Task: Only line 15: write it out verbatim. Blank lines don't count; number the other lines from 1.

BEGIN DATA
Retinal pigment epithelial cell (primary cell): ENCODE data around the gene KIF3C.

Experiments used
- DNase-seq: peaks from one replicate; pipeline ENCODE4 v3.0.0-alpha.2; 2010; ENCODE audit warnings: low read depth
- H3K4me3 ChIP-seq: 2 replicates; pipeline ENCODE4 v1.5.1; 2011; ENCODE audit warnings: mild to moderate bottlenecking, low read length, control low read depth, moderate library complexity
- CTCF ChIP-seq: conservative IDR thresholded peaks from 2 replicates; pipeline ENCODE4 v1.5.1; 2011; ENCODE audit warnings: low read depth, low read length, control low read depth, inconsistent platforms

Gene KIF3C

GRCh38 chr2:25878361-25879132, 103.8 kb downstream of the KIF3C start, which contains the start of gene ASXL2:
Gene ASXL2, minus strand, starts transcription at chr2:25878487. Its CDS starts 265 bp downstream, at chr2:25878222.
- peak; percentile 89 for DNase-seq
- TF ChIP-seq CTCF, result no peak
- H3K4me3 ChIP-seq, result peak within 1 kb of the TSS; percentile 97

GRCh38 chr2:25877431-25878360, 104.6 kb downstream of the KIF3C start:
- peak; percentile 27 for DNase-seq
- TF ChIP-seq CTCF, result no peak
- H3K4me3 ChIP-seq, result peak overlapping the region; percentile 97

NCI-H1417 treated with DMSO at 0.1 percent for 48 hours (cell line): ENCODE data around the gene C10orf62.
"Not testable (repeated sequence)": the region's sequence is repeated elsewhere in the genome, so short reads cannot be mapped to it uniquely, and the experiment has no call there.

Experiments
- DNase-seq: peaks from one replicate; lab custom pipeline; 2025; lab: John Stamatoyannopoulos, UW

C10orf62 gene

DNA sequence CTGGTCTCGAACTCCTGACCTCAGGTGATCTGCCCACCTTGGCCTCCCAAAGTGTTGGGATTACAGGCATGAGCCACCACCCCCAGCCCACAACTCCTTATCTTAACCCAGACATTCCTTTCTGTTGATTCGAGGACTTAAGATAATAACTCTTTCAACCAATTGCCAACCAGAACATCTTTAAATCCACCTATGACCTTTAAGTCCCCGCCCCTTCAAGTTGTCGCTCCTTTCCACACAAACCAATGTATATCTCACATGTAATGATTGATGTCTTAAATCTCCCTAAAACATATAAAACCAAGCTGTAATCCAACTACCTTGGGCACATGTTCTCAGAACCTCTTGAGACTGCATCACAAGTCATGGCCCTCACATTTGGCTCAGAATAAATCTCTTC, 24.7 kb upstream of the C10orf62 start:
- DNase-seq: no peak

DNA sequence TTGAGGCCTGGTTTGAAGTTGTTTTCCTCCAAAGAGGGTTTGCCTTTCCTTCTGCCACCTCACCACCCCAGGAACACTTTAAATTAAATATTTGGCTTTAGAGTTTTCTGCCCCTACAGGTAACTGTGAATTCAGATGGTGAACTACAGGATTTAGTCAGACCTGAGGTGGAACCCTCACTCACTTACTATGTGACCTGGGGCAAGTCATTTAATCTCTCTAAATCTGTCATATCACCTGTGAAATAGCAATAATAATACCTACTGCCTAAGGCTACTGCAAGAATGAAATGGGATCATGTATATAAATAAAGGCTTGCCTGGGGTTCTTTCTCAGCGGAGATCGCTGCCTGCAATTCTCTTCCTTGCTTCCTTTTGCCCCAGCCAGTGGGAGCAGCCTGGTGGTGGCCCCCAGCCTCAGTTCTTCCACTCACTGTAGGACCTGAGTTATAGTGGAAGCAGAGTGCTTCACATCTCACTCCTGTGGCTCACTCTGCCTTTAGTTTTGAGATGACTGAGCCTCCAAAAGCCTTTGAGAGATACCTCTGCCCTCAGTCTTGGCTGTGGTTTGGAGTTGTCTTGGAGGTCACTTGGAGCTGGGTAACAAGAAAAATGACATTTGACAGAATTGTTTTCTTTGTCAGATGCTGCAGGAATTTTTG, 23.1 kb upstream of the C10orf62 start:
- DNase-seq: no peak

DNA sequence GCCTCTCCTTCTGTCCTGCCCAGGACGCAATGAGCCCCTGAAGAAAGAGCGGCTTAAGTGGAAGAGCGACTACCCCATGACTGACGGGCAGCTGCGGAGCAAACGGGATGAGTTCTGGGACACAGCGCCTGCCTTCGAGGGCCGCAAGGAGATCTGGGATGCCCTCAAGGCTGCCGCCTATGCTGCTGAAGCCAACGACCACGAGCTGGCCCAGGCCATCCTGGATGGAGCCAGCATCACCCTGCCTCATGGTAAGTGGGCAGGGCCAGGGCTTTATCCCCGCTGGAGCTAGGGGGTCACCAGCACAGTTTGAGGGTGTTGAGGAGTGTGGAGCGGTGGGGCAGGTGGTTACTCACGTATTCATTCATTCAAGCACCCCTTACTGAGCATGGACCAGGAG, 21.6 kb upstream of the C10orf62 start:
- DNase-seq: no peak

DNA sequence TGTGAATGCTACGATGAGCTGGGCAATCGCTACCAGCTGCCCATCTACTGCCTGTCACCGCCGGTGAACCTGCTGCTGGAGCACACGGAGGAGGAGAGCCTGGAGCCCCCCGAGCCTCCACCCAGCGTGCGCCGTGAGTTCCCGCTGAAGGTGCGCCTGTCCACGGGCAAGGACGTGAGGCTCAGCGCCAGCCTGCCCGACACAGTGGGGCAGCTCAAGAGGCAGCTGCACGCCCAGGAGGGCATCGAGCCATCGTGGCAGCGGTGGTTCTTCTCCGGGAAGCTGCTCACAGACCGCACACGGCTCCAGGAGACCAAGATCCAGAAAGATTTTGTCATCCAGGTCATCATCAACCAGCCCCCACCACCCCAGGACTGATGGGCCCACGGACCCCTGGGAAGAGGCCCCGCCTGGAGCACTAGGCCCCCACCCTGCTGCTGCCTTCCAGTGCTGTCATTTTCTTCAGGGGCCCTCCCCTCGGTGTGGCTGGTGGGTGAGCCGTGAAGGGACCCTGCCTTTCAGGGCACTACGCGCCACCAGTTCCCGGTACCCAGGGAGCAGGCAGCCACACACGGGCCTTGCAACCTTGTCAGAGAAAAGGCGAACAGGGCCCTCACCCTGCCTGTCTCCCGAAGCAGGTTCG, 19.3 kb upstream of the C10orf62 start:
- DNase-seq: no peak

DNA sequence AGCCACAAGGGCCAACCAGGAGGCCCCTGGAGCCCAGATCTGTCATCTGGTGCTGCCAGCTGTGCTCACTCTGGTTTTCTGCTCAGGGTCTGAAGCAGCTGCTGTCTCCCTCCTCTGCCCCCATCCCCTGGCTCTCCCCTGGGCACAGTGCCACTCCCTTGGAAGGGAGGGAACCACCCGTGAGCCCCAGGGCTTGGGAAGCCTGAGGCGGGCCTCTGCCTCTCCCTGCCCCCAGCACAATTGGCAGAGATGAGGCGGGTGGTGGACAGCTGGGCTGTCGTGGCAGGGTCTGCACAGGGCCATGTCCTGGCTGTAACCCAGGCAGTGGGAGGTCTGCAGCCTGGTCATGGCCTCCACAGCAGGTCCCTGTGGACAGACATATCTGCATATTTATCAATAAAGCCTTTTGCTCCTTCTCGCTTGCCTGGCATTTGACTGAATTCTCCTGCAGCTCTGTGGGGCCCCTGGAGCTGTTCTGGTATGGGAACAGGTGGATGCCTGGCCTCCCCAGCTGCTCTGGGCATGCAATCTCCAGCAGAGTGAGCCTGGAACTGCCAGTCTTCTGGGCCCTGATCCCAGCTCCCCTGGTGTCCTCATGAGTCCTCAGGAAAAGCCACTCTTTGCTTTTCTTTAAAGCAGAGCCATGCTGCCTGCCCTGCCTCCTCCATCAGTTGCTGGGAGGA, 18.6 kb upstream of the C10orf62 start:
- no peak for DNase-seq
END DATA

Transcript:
- H3K4me3 ChIP-seq, result peak overlapping the region; percentile 97